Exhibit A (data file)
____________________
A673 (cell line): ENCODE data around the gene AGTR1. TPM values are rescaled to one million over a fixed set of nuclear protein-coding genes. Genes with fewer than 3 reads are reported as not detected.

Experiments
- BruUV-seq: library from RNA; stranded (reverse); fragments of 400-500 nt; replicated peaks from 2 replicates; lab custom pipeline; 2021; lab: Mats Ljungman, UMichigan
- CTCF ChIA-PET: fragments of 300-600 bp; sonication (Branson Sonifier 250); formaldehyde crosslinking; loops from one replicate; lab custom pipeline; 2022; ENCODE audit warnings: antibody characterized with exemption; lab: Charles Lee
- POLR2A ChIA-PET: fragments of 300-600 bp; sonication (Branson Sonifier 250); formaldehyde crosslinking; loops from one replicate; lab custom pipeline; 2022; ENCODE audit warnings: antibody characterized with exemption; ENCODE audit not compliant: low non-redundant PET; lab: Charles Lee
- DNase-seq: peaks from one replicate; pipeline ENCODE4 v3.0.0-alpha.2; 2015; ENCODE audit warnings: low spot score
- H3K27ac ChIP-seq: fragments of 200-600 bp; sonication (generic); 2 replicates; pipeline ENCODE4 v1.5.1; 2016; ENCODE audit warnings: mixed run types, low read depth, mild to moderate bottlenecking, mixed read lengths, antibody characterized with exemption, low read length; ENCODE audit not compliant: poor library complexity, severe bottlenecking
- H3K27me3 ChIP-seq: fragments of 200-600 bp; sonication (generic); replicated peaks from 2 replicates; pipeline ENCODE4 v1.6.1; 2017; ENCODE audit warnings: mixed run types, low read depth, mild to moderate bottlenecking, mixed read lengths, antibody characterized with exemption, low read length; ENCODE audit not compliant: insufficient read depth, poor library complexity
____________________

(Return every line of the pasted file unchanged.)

A673 (cell line): ENCODE data around the gene AGTR1. TPM values are rescaled to one million over a fixed set of nuclear protein-coding genes. Genes with fewer than 3 reads are reported as not detected.

Experiments
- BruUV-seq: library from RNA; stranded (reverse); fragments of 400-500 nt; replicated peaks from 2 replicates; lab custom pipeline; 2021; lab: Mats Ljungman, UMichigan
- CTCF ChIA-PET: fragments of 300-600 bp; sonication (Branson Sonifier 250); formaldehyde crosslinking; loops from one replicate; lab custom pipeline; 2022; ENCODE audit warnings: antibody characterized with exemption; lab: Charles Lee
- POLR2A ChIA-PET: fragments of 300-600 bp; sonication (Branson Sonifier 250); formaldehyde crosslinking; loops from one replicate; lab custom pipeline; 2022; ENCODE audit warnings: antibody characterized with exemption; ENCODE audit not compliant: low non-redundant PET; lab: Charles Lee
- DNase-seq: peaks from one replicate; pipeline ENCODE4 v3.0.0-alpha.2; 2015; ENCODE audit warnings: low spot score
- H3K27ac ChIP-seq: fragments of 200-600 bp; sonication (generic); 2 replicates; pipeline ENCODE4 v1.5.1; 2016; ENCODE audit warnings: mixed run types, low read depth, mild to moderate bottlenecking, mixed read lengths, antibody characterized with exemption, low read length; ENCODE audit not compliant: poor library complexity, severe bottlenecking
- H3K27me3 ChIP-seq: fragments of 200-600 bp; sonication (generic); replicated peaks from 2 replicates; pipeline ENCODE4 v1.6.1; 2017; ENCODE audit warnings: mixed run types, low read depth, mild to moderate bottlenecking, mixed read lengths, antibody characterized with exemption, low read length; ENCODE audit not compliant: insufficient read depth, poor library complexity